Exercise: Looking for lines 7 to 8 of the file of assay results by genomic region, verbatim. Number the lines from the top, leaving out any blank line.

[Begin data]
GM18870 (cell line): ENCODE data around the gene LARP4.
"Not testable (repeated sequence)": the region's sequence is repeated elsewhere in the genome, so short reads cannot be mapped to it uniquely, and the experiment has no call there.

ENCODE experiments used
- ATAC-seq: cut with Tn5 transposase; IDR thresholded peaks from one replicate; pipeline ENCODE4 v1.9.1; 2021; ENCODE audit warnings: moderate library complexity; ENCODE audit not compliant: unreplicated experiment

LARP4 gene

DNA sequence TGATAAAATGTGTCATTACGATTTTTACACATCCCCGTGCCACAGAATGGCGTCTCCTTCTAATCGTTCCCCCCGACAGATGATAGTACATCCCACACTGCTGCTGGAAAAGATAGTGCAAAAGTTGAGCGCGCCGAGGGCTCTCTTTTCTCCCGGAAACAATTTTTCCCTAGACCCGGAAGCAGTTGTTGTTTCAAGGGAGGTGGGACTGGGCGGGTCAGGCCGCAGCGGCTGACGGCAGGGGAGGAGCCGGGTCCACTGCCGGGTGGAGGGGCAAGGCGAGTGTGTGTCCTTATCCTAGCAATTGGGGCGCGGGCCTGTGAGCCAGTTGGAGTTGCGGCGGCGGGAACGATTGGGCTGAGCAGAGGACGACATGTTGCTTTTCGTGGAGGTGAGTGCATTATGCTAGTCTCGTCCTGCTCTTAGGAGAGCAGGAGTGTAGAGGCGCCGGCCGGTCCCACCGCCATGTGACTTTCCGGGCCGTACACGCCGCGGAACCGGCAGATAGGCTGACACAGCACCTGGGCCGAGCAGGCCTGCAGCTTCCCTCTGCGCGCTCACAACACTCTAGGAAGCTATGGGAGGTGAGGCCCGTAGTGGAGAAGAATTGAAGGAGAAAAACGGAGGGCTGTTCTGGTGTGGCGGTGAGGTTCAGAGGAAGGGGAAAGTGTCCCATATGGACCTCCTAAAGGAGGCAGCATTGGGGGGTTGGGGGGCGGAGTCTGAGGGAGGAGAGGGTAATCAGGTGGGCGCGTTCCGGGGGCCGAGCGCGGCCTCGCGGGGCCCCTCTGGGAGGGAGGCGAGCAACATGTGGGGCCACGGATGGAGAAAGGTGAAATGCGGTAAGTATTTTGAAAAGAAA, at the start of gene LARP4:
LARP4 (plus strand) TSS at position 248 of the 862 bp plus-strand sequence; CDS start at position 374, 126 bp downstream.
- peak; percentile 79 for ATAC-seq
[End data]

LARP4 (plus strand) TSS at position 248 of the 862 bp plus-strand sequence; CDS start at position 374, 126 bp downstream.
- peak; percentile 79 for ATAC-seq